Graphic with a head shot photo of Jim Stice in his later years of teaching. He's wearing a suit and tie and eye glasses. The graphic reads, "Celebrating the Life of Jim E. Stice, the Bob R. Dorsey Professor Emeritus in Engineering, Sept. 19, 1929 through July 16, 2022.

The McKetta Department of Chemical Engineering is saddened to share the news that James "Jim" Edward Stice, the Bob R. Dorsey Professor Emeritus in Engineering, passed away on July 16, 2022 at the age of 93 in Austin, Texas.

Jim joined The University of Texas at Austin as an associate professor in 1972 and climbed the ranks to full professor to serve more than 26 years in chemical engineering. He also held courtesy appointments in aerospace engineering and mechanical engineering.

One of Jim’s most evident academic passions and legacies was helping fellow faculty members—and graduate students who aimed to become professors one day—develop and improve their teaching skills. His leadership expanded teaching excellence programs from the Forty Acres all the way up to a National Effective Teaching Institute. Jim was widely recognized for his efforts, including multiple lifetime achievement awards from professional organizations.

Back in 1968, after giving a talk at the American Society of Engineering Education (ASEE) Annual Meeting, Jim was approached by John McKetta, who was then Dean of Engineering at UT Austin. Impressed with what he’d heard, John invited Jim to come to Texas to start a Bureau of Engineering Teaching. The rest is history, as they say.

Jim ramped up the new bureau with weekly presentations of teaching strategies, monthly faculty luncheons covering topics like self-paced instruction for mastery and use of learning objectives. He started a course in college teaching for graduate students that explored methods to help people learn, such as instructional objectives, lecturing, programmed instruction, guided design, tips on test taking and test preparation, personality profiles, audiovisual materials and equipment, etc.

The course’s intent was not only to give students useful ideas if they decided to become professors, but perhaps more importantly, and fundamentally, to allow them to see if a career in education would be a good fit for them as opposed to a research-focused trajectory.

The bureau’s popularity spilled over to math, physics and chemistry faculty. Soon enough, Jim was the driving force for the creation of the university’s Center for Teaching Effectiveness— the nation’s first university-wide program to train teachers.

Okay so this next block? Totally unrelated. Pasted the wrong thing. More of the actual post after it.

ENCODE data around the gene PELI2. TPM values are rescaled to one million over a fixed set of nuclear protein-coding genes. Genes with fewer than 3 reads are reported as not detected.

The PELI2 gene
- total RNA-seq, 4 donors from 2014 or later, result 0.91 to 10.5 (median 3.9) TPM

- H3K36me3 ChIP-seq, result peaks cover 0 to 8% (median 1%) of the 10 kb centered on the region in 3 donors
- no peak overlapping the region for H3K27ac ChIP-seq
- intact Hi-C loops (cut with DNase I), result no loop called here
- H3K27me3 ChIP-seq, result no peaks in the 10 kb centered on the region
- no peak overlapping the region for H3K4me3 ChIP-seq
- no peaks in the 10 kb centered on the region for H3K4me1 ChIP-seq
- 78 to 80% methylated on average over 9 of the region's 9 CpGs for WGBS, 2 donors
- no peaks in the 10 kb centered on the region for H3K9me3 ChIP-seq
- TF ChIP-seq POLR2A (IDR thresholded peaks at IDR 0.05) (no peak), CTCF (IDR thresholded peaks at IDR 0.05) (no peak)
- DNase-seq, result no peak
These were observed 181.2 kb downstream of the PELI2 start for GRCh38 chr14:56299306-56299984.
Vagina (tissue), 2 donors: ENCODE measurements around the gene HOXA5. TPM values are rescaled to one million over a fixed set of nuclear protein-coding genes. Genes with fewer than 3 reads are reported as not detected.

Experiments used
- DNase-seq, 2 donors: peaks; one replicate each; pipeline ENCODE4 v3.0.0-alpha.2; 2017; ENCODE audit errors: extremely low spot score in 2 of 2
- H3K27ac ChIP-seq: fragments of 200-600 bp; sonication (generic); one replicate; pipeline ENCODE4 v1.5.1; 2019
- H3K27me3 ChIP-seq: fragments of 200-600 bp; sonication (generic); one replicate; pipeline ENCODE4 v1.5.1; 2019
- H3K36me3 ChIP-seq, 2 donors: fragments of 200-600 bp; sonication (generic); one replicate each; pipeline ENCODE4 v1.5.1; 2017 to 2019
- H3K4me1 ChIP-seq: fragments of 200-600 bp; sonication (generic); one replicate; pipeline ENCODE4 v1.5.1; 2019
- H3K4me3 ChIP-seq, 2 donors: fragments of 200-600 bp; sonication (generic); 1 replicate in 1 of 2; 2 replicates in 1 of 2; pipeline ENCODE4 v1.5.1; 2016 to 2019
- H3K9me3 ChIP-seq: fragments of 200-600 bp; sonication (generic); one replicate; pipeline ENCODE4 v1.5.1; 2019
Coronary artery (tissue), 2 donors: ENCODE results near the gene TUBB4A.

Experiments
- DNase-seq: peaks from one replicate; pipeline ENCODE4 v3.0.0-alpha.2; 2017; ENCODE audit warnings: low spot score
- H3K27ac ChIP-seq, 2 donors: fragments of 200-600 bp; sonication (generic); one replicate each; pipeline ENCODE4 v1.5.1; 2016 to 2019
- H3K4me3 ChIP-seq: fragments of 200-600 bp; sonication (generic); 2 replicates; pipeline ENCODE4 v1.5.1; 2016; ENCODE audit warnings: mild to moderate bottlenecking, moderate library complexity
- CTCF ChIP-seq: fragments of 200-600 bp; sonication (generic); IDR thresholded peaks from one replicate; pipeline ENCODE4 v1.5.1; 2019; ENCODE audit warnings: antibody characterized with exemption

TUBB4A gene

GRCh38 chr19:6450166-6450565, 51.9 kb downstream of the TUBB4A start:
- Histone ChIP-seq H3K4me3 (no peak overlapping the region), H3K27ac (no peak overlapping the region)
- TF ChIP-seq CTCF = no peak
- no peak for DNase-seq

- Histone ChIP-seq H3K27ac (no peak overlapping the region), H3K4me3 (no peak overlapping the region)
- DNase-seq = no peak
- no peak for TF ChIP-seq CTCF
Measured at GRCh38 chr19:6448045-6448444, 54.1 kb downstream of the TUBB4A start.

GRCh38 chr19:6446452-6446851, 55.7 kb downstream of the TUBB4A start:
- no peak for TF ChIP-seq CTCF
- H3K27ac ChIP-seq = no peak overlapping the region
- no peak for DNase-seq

At another ASEE conference, this time in 1989, Jim teamed up with Richard Felder from North Carolina State University to co-found a three-day workshop that became the National Effective Teaching Institute (NETI). And, in in 2014 ASEE recognized Jim with a Lifetime Achievement Award, as did Marquis Who's Who in 2020.

On his faculty profile, Jim wrote, “Few universities offer courses in teaching at the college level because the prevailing philosophy is that graduate teaching experience and knowledge of a subject are sufficient preparation. They are not.

“Graduate teaching assistants limited to helping with a laboratory course or leading a discussion group for a large lecture class do not gain broad experience in effective educational practices; many engineering instructors enter the teaching field largely unprepared for their new careers. Structured training in educational philosophy and technique gives graduate students critical preparation for a teaching career, the opportunity to examine the field of engineering education closely—and to choose a career in it more wisely.”

Jim’s interest in each and every student, his wit and exemplary teaching methods made him a very popular and successful teacher. He was an invaluable asset to our department, the university and ultimately our profession. He will be dearly missed by many of his colleagues and certainly by many of his former students.

For more insight into Jim’s legacy and life beyond engineering you can read his full obituary, which will also be published in the Austin American-Statesman on Sunday, July 24. You can also read a tribute to Jim written by Richard Felder in 2009 called, “A Teacher’s Teacher”.

Memorial Service Information

A memorial will be held Thursday, August 4, 2022, at 2 p.m., at Weed Corley Fish located at 5416 Parkcrest Dr., Austin, TX 78731 (map).

Memorial gifts can be made to the Patsy Stice Memorial Graduate Fellowship in Social Work at UT Austin by contacting Cassie Bernhardt at This email address is being protected from spambots. You need JavaScript enabled to view it.. If you’d like to honor Jim Stice in the McKetta Department of Chemical Engineering please contact Marisa Meier at This email address is being protected from spambots. You need JavaScript enabled to view it..